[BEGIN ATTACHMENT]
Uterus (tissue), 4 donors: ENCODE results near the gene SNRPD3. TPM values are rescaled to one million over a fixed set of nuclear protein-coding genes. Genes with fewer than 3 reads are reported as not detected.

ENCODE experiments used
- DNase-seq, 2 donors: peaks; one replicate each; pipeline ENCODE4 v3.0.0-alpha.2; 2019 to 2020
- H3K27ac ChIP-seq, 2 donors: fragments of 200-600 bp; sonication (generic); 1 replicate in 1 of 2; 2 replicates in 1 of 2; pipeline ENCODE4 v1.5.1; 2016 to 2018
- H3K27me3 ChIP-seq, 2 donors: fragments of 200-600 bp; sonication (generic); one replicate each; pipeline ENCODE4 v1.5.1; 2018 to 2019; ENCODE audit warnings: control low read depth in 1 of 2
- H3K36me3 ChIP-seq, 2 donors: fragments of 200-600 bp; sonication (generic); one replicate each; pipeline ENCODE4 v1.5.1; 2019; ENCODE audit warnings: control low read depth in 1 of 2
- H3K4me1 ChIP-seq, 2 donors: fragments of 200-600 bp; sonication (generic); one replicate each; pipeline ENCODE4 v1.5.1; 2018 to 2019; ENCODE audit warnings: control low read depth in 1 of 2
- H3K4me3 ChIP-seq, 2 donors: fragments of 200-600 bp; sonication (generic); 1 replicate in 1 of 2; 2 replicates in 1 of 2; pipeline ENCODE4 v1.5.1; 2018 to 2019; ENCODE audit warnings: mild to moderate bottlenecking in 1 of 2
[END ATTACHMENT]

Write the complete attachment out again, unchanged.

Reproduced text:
Uterus (tissue), 4 donors: ENCODE results near the gene SNRPD3. TPM values are rescaled to one million over a fixed set of nuclear protein-coding genes. Genes with fewer than 3 reads are reported as not detected.

ENCODE experiments used
- DNase-seq, 2 donors: peaks; one replicate each; pipeline ENCODE4 v3.0.0-alpha.2; 2019 to 2020
- H3K27ac ChIP-seq, 2 donors: fragments of 200-600 bp; sonication (generic); 1 replicate in 1 of 2; 2 replicates in 1 of 2; pipeline ENCODE4 v1.5.1; 2016 to 2018
- H3K27me3 ChIP-seq, 2 donors: fragments of 200-600 bp; sonication (generic); one replicate each; pipeline ENCODE4 v1.5.1; 2018 to 2019; ENCODE audit warnings: control low read depth in 1 of 2
- H3K36me3 ChIP-seq, 2 donors: fragments of 200-600 bp; sonication (generic); one replicate each; pipeline ENCODE4 v1.5.1; 2019; ENCODE audit warnings: control low read depth in 1 of 2
- H3K4me1 ChIP-seq, 2 donors: fragments of 200-600 bp; sonication (generic); one replicate each; pipeline ENCODE4 v1.5.1; 2018 to 2019; ENCODE audit warnings: control low read depth in 1 of 2
- H3K4me3 ChIP-seq, 2 donors: fragments of 200-600 bp; sonication (generic); 1 replicate in 1 of 2; 2 replicates in 1 of 2; pipeline ENCODE4 v1.5.1; 2018 to 2019; ENCODE audit warnings: mild to moderate bottlenecking in 1 of 2